This weekend, I am remembering my first time at Crossroads, as students all over the state head down to Southern California for this annual conference. If you are unfamiliar with Crossroads, it is a chance for students to hear from speakers and learn how to navigate post-college life in a way that glorifies God.
Rewind to November 2012, where a younger, more naïve Ryan walks into the Hyatt in Westlake Village excited to learn how to steward his life for God. Although really, I was more excited to show off how ahead of everyone else I already was in my walk with God. I had already decided I wanted to do ministry, specifically missions work overseas, after I graduated. So really, the conference was to help others who didn’t already have their lives figured out to catch up to people like me. Right?
But I couldn’t have been more wrong. The first night of the conference, a jovial gentleman named Roger Hershey took the stage, and proceeded to serve me perhaps the biggest slice of humble pie I would ever eat.
Roger Hershey, or “Hersh” as he is known by many, gave a talk entitled “Yielding Your Rights”. At first, it felt familiar – when we make the decision to follow Jesus, we have to be willing to follow Him, even if he calls us away from things we want. I thought I had done that already, having said yes to ministry, which called me away from many comforts I could have in my life. But Hersh put a new convicting spin on it. According to him, saying “yes” to Jesus wasn’t just making that decision once, but making it again every day, in every area of your life.
For me, that meant that it wasn’t enough to merely surrender my vocation. I never had a strong pull towards any particular job, so feeling called into the missions field was honestly somewhat easy for me – at least I had a direction I could be excited about. But I had thought that making that decision made me a better Christian than the people around me who hadn’t received that calling. For so long, I had been hiding behind that decision, saying I was fully surrendered to God, but not looking at the areas in my life that I had been unwilling to yield.
Hersh challenged us to look to Christ’s example as described in Phillipians 2:5-8:
“Have the same mindset as Jesus Christ: Who, being in very nature God, did not consider equality with God something to be used to his own advantage; rather, he made himself nothing by taking the very nature of a servant, being made in human likeness. And being found in appearance as a man, he humbled himself by being obedient to death – even death on a cross!”
Jesus, as God, had the power and the right to do whatever he wanted. He had the right to not only the human comforts and things we feel entitled to, such as health, justice, and making our own choices, but also to a whole new level of authority and power that came with being God. But he laid it all aside when he came to earth and went to the cross. He gave up his power when he was willingly arrested, and he gave up his rights to comfort and justice when he was wrongly condemned and crucified. Yet there was nothing he would not give up for God’s glory and for our reconciliation to Him. Likewise, we ought to lay aside our rights for the glory of God.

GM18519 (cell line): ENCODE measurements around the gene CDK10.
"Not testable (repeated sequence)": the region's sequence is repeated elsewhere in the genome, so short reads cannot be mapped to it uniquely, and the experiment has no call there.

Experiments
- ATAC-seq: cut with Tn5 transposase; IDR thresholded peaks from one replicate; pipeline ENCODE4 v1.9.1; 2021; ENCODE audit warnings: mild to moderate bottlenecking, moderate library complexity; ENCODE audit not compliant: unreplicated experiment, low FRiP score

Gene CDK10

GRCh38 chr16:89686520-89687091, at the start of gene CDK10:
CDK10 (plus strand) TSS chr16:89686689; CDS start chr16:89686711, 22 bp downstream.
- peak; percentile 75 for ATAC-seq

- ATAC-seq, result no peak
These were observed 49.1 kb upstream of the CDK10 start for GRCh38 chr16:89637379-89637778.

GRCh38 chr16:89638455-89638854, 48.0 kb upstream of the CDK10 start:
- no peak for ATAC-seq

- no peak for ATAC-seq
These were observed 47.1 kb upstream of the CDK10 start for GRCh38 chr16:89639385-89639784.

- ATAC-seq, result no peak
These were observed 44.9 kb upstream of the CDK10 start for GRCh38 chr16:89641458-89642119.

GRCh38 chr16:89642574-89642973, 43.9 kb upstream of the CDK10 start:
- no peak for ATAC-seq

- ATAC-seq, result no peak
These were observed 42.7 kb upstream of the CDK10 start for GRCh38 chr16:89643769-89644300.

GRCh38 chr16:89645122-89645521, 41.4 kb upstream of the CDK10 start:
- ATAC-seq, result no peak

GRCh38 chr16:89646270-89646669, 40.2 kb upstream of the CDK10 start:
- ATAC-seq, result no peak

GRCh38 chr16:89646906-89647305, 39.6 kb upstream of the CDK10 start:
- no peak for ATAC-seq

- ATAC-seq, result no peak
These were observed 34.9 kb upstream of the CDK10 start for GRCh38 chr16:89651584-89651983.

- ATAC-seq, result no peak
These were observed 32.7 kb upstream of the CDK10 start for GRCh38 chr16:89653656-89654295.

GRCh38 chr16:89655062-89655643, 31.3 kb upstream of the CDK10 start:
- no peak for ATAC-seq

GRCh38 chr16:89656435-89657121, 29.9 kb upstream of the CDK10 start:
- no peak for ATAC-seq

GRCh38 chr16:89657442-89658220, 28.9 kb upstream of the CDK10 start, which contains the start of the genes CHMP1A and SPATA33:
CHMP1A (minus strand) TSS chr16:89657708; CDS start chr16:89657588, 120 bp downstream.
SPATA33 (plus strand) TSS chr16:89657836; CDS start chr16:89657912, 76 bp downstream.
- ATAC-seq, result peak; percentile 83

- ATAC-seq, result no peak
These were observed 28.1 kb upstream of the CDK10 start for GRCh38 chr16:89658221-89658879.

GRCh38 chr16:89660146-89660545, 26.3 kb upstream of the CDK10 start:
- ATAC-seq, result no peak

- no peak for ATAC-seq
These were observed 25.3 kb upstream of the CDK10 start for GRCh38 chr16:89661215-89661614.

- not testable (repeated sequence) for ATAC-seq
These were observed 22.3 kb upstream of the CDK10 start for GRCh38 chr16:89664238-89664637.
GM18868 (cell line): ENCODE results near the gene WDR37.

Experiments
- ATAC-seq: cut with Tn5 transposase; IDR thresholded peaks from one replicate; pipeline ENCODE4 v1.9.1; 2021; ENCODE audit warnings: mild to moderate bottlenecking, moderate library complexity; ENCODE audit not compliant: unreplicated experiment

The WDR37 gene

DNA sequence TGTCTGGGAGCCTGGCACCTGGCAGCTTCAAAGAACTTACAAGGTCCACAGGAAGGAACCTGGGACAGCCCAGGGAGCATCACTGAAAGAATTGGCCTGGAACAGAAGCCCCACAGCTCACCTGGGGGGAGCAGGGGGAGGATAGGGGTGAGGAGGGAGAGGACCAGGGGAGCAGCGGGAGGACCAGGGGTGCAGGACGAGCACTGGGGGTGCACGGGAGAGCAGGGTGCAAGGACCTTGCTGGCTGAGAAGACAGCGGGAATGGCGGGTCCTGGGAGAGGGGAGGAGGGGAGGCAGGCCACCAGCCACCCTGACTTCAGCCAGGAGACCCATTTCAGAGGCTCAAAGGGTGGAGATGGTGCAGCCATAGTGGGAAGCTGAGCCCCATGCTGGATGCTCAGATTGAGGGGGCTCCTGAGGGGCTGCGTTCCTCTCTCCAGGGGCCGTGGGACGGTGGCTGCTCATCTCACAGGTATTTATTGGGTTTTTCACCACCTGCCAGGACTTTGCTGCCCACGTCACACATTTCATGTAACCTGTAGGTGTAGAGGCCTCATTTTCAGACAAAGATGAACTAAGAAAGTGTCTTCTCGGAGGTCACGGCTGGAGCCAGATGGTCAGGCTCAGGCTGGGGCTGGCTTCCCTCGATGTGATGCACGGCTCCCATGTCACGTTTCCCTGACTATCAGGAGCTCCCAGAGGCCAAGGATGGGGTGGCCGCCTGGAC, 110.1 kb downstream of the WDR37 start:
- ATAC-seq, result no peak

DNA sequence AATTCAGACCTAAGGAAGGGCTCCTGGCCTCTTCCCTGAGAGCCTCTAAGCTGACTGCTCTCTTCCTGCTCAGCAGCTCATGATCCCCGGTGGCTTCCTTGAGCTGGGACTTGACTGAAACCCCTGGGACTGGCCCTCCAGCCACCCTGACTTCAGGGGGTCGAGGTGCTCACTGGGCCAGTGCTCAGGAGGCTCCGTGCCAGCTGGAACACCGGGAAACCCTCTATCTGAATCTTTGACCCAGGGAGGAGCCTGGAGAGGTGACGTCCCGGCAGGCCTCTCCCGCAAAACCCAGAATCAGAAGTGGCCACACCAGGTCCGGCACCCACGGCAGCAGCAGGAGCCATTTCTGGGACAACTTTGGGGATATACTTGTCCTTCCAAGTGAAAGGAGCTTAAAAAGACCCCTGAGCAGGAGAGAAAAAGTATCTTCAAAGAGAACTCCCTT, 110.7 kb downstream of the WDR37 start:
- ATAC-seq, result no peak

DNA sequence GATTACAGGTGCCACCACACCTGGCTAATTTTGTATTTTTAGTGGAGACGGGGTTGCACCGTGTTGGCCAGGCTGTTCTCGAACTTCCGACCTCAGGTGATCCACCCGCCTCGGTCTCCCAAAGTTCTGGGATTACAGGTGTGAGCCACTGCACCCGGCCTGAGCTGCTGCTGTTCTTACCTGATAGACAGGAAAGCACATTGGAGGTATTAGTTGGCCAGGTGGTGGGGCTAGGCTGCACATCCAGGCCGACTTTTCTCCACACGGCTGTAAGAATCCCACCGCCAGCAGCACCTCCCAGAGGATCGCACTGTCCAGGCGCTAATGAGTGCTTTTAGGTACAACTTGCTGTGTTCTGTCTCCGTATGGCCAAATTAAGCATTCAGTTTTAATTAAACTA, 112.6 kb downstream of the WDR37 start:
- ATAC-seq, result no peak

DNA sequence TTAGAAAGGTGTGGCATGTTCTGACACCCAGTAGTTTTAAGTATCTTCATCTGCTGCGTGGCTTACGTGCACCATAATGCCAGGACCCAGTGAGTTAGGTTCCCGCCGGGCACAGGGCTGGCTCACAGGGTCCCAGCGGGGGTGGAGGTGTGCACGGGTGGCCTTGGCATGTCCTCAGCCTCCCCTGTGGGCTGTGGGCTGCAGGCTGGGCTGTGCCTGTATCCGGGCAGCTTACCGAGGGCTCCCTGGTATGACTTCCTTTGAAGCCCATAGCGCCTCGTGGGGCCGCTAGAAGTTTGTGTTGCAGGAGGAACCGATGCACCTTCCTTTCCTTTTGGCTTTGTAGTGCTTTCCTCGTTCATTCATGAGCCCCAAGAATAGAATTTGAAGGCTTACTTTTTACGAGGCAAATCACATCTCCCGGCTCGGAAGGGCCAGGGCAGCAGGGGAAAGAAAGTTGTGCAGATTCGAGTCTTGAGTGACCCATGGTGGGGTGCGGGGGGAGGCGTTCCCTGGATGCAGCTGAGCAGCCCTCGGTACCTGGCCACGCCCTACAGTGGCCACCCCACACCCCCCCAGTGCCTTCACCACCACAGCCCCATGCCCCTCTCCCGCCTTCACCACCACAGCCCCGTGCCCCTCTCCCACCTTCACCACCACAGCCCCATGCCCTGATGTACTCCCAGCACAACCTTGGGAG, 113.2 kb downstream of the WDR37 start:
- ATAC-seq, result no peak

Hersh had a list of things that we often feel we have a right to, but that we need to be willing to yield to Christ. His list was incredibly helpful for me as I thought through different areas of my life, so let me share it with you:
I had surrendered my career, but again, that was easy for me, and it was just the beginning of the list. My “yes” to missions had been conditional – would I still go if I would never get the recognition and respect I thought I deserved for making that sacrifice? Would I go if living in another country would mean living in poverty? Would I go if it meant I would never get married and have kids? Would I go if it were dangerous, and it might cost me my life? These were hard questions for me to wrestle with, and they are still questions I have to ask myself.
I learned I was no greater than anyone else because of my calling, but that being fully surrendered was much more than your career, and something that has to go deep into our hearts and every area of our lives. Many people live bold lives for God in the workplace, and being in ministry can be an easy place for a lazy, fearful Christian to hide. After talking with Katie Hill yesterday about her Crossroads experience, this truth became more clear to me. She realized that the areas she needs to surrender in her life are not related to ministry, but are in her own heart towards her stewardship of her time, treasures, and talents. She told me that it would be easier for her to go into ministry than to follow her career path while also being a faithful steward of the things she earns. For her, ministry may be the easy path, so she is pursuing the challenge of being sanctified through her daily sacrifices in the workplace. She wants to glorify God by going into the workforce and giving financially, being sacrificial with her time, and boldly sharing Christ with those around her.
But as hard as these things can be to yield to God, there is a promise that makes it worth it. In Luke 18:29-30, Jesus tells his disciples “Truly I tell you, no one who has left home or wife or brothers or sisters or parents or children for the sake of the kingdom of God will fail to receive many times as much in this age, and in the age to come eternal life.” We don’t surrender these things in vain, but with the promise that we will receive more than we could possibly imagine. And not just in the age to come! Jesus promises that even in this life, we will experience more joy and blessing from Him than we could ever find on our own in the world. Although we don’t always see what God is doing in our lives and it can be scary to step out in faith, we can rest assured that God loves us and has promised to provide for us.
So what are the things you need to yield?